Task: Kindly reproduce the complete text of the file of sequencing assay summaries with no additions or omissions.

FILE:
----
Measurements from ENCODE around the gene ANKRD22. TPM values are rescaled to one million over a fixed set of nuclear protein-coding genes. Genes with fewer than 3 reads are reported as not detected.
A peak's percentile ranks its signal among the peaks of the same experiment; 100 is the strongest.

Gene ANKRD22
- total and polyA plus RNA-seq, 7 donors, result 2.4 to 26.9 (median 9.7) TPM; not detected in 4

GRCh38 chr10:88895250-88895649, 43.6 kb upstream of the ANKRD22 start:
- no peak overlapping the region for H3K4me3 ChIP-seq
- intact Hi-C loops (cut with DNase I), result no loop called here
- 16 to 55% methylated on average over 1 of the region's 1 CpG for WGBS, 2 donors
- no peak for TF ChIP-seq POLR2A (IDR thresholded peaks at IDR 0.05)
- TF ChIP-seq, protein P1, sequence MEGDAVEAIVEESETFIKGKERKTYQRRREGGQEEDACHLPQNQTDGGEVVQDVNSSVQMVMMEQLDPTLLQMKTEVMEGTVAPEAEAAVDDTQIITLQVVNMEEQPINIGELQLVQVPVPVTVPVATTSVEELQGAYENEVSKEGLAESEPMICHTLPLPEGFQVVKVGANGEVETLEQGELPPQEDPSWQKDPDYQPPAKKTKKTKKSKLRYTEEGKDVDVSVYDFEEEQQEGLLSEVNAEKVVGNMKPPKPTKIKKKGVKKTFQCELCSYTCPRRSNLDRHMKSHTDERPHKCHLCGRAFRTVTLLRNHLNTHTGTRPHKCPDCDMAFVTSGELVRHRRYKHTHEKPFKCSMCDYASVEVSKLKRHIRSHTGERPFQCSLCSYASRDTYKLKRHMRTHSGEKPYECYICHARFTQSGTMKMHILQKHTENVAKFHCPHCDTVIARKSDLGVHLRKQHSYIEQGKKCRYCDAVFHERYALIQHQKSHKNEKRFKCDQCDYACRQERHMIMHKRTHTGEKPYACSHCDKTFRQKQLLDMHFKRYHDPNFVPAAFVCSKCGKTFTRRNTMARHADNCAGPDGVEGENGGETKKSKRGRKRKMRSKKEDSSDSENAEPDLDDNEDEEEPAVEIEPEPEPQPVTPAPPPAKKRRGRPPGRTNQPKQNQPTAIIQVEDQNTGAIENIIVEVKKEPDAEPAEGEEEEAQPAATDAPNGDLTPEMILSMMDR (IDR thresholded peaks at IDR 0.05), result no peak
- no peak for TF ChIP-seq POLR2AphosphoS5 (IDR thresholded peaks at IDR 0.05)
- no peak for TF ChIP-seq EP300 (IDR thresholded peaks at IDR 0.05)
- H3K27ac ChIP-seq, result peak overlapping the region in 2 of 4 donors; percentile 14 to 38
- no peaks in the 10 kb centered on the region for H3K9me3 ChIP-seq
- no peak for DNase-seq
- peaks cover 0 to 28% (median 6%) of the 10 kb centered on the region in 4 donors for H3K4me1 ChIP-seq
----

Measurements from ENCODE around the gene ANKRD22. TPM values are rescaled to one million over a fixed set of nuclear protein-coding genes. Genes with fewer than 3 reads are reported as not detected.
A peak's percentile ranks its signal among the peaks of the same experiment; 100 is the strongest.

Gene ANKRD22
- total and polyA plus RNA-seq, 7 donors, result 2.4 to 26.9 (median 9.7) TPM; not detected in 4

GRCh38 chr10:88895250-88895649, 43.6 kb upstream of the ANKRD22 start:
- no peak overlapping the region for H3K4me3 ChIP-seq
- intact Hi-C loops (cut with DNase I), result no loop called here
- 16 to 55% methylated on average over 1 of the region's 1 CpG for WGBS, 2 donors
- no peak for TF ChIP-seq POLR2A (IDR thresholded peaks at IDR 0.05)
- TF ChIP-seq, protein P1, sequence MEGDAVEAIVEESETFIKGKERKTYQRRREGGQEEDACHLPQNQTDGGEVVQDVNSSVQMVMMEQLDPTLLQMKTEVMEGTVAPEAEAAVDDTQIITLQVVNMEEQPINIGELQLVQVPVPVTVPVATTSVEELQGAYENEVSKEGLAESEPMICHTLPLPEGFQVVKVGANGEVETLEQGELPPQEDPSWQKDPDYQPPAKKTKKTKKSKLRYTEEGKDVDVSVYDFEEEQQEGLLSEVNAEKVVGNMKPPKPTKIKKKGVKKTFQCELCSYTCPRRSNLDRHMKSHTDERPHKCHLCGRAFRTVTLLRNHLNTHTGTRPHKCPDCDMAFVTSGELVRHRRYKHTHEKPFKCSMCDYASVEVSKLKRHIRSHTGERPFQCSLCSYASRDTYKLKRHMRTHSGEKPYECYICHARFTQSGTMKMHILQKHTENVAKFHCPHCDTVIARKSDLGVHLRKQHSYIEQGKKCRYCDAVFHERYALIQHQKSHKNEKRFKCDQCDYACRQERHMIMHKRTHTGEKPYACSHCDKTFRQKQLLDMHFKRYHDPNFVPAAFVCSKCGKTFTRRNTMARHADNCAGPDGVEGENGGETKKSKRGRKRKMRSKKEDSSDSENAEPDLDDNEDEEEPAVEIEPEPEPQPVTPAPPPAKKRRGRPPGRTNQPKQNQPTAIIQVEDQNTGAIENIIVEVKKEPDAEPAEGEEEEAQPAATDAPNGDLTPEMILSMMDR (IDR thresholded peaks at IDR 0.05), result no peak
- no peak for TF ChIP-seq POLR2AphosphoS5 (IDR thresholded peaks at IDR 0.05)
- no peak for TF ChIP-seq EP300 (IDR thresholded peaks at IDR 0.05)
- H3K27ac ChIP-seq, result peak overlapping the region in 2 of 4 donors; percentile 14 to 38
- no peaks in the 10 kb centered on the region for H3K9me3 ChIP-seq
- no peak for DNase-seq
- peaks cover 0 to 28% (median 6%) of the 10 kb centered on the region in 4 donors for H3K4me1 ChIP-seq